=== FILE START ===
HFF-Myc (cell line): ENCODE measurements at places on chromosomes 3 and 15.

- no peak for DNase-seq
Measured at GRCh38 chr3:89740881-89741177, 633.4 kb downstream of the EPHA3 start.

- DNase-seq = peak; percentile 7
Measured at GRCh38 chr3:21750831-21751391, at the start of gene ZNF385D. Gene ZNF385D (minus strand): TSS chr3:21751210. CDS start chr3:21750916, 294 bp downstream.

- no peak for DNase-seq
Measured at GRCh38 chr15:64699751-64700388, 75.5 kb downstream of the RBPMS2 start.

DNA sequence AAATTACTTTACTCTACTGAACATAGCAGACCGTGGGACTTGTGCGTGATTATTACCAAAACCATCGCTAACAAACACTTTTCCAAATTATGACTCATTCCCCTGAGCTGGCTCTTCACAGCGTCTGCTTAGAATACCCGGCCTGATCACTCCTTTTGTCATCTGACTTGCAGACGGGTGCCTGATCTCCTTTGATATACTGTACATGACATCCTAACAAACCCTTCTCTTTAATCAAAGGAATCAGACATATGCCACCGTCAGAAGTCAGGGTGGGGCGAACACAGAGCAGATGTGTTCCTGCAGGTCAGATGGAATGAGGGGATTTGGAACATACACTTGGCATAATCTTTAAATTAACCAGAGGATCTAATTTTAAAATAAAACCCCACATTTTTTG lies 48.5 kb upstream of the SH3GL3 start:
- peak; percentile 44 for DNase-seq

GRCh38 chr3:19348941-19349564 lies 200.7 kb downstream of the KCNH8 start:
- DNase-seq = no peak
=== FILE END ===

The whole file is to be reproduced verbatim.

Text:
HFF-Myc (cell line): ENCODE measurements at places on chromosomes 3 and 15.

- no peak for DNase-seq
Measured at GRCh38 chr3:89740881-89741177, 633.4 kb downstream of the EPHA3 start.

- DNase-seq = peak; percentile 7
Measured at GRCh38 chr3:21750831-21751391, at the start of gene ZNF385D. Gene ZNF385D (minus strand): TSS chr3:21751210. CDS start chr3:21750916, 294 bp downstream.

- no peak for DNase-seq
Measured at GRCh38 chr15:64699751-64700388, 75.5 kb downstream of the RBPMS2 start.

DNA sequence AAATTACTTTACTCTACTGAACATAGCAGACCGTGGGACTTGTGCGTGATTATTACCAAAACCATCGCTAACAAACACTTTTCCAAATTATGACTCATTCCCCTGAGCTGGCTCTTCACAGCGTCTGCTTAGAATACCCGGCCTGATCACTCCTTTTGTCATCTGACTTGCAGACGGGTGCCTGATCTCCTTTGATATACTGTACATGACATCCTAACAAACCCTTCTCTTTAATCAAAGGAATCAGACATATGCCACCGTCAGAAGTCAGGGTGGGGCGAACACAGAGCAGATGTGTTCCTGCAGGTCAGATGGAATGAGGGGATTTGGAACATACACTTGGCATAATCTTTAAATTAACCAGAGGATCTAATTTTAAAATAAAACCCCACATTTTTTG lies 48.5 kb upstream of the SH3GL3 start:
- peak; percentile 44 for DNase-seq

GRCh38 chr3:19348941-19349564 lies 200.7 kb downstream of the KCNH8 start:
- DNase-seq = no peak